Hamilton public health reported 19 new COVID-19 cases on Wednesday and another drop in active cases day over day by 16 to check-in at 180 as of June 16.
More than 68 per cent of the city’s 180 active cases are among people under the age of 50, with about 23 per cent of cases with those aged 19 and under.
There was just a single outbreak reported in the city on Tuesday, at the Salvation Army shelter on York Boulevard involving a single staffer.
Two outbreaks were declared over at a Dairy Queen in Stoney Creek which had five staff cases in a surge that lasted 14 days.
The St. Leonard’s Society Clinton House outbreak also closed on Tuesday after 16 days after recording three resident cases.
Public health is reporting eight outbreaks across the city as of Wednesday involving 36 total cases. Four of the outbreaks are in workplaces tied to 11 cases.
Hamilton’s two hospitals are reporting a combined 38 patients in their facilities with COVID-19, 23 in intensive care units (ICU).
Hamilton Health Sciences has 20 patients currently admitted for COVID-19 with seven in ICUs.
St. Joe’s has 18 COVID patients with 16 in ICUs.
The city’s reproductive rate — the average number of people an infected person is passing COVID-19 on to — has not changed since checking in at 0.7 last week.
Hamilton’s current seven-day average of COVID-19 cases dropped to 21 on Wednesday day over day from 23.
The city’s test positivity rate dropped again day over day to 3.5 per cent but is still more than double the province’s average rate which is at 1.5 per cent.
As of June 5, Hamilton still has the third-highest reported per cent positivity rate in Ontario behind Peel Region and the Porcupine health unit in Timmins.
Experts keep eye on U.K.'s rising cases amid spread of Delta variant
A number infectious disease experts in North America say they’re eye is on a current surge of cases in the U.K. that has forced prime minister Boris Johnson to delay plans to lift COVID-19 lockdown restrictions by a month.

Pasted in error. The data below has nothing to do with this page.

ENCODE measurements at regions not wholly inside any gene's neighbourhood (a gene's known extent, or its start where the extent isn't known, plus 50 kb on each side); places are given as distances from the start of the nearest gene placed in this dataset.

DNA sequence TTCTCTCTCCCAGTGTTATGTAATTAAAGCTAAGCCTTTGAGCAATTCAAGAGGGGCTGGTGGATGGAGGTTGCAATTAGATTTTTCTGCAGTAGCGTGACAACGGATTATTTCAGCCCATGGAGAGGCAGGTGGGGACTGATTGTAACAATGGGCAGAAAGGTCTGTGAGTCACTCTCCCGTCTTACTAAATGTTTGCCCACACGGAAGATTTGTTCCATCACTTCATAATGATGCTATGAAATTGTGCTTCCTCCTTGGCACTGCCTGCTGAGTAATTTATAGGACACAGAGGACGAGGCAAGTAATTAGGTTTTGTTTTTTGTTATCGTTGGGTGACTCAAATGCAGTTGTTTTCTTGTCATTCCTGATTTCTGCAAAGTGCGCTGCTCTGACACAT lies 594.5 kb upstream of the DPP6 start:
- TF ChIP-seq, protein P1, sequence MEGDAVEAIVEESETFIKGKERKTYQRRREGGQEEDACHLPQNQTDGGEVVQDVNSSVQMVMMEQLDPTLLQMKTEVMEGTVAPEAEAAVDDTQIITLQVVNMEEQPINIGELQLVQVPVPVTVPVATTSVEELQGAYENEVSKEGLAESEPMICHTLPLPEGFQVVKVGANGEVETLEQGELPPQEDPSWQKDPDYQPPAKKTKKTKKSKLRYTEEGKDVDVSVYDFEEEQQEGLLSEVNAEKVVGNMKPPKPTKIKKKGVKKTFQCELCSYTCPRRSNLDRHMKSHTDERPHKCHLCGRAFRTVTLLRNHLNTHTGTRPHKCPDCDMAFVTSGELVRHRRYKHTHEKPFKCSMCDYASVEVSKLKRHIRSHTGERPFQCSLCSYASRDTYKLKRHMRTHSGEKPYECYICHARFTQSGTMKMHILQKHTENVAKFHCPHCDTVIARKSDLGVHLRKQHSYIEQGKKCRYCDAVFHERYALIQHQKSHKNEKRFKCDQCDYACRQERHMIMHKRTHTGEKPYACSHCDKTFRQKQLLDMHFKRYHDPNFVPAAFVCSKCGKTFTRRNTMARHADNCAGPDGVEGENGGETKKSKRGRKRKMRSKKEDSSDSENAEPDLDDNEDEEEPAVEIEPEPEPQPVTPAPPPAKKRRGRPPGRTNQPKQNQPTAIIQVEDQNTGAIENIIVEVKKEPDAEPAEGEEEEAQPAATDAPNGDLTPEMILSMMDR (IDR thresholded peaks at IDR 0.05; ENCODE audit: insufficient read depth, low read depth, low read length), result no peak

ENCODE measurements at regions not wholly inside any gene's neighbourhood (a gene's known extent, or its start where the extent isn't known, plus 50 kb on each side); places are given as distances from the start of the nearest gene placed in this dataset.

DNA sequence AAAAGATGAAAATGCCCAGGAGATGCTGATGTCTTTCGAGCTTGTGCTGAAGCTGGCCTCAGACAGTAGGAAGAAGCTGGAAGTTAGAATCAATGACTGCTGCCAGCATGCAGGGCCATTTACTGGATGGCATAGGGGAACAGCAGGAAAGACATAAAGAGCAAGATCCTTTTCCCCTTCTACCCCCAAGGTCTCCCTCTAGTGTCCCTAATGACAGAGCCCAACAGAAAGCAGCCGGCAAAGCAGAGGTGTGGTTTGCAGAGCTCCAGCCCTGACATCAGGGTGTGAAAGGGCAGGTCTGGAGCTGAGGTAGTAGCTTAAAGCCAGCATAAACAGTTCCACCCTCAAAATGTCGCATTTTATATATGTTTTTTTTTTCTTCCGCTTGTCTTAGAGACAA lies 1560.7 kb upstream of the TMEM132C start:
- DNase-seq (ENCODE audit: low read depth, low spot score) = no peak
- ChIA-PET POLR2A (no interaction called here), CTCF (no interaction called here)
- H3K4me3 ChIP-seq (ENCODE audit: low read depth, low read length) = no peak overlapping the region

On Monday, Britain recorded 7,742 new COVID-19 cases and three deaths. Johnson said Britain was seeing cases growing by about 64 per cent per week and the number of people in hospital intensive care was rising.
Professor Thomas Tenkate from the school of occupational and public health at Ryerson University believes the effectiveness of the AstraZeneca vaccine against the Delta variant may have a connection with the country’s current situation.
“The evidence from the U.K. is that it isn’t as effective as the Pfizer vaccine in regards to the dealing with this Delta variant,” Tenkate said.
“So even though they have a large proportion of the population vaccinated, because the vaccine isn’t as effective for that one, they’ve got this high proportion of the population at risk.”
Virginia epidemiologist and biomedical communications consultant Allison Krug says a pair of recent studies including one published by the Lancet on Monday, suggests two doses of the Pfizer-BioNtech vaccine are more effective against the Delta COVID-19 variant than the same amount of doses of the AstraZeneca shot.
Krug says the data shows that Pfizer was 92 per cent effective against the Alpha variant (first identified in the U.K.) 14 days after a second dose and 79 per cent effective against the Delta variant.
“Protection against symptoms was 83 per cent, and protection against hospitalization, which is what we really care about, 96 per cent,” said Krug.
“So these numbers ‘protect against hospitalization’ are comparable between Delta and the previous dominant variant Alpha.”
Tenkate says the news may spur on those who had AstraZeneca for a first shot to look to second shots from one of the mRNA vaccines, Pfizer or Moderna, since Canada’s National Advisory Committee on Immunization (NACI) cleared the way for the vaccines to be safely mixed and matched.
But Tenkate suggests Canadians who have already had two shots of AstraZeneca are in better shape than their U.K. counterparts since despite a rise in the Delta variant, overall cases continue to be generally low.
“I think with the vaccine, if you had the two doses, you still have good protection from the severe outcomes of the Delta variant, such as hospitalization,” Tenkate said. “But you still might suffer some of the both lower and lower-grade effects.”
Currently, Hamiltonians who received AstraZeneca as a first shot can choose to book a second dose of that vaccine at an eight to 12-week interval where they received their first dose.
A second shot of an mRNA vaccine – Pfizer or Moderna – is also an option for AstraZeneca recipients which can be booked through the provincial booking system or by calling the provincial call centre at 1-888-999-6488.
Over 430K Hamiltonians have had a COVID-19 vaccine
As of Tuesday, 71.5 per cent of adults in Hamilton have had at least a single shot of a COVID-19 vaccine with at least 430,000 doses administered to date.
Around 50 percent of youth, aged 12 to 17 years, have received at least one dose as of June 15.
More than 30.2 million COVID-19 vaccine doses have been administered across Canada with 11.7 million in Ontario, as of Tuesday.
–With files from Reuters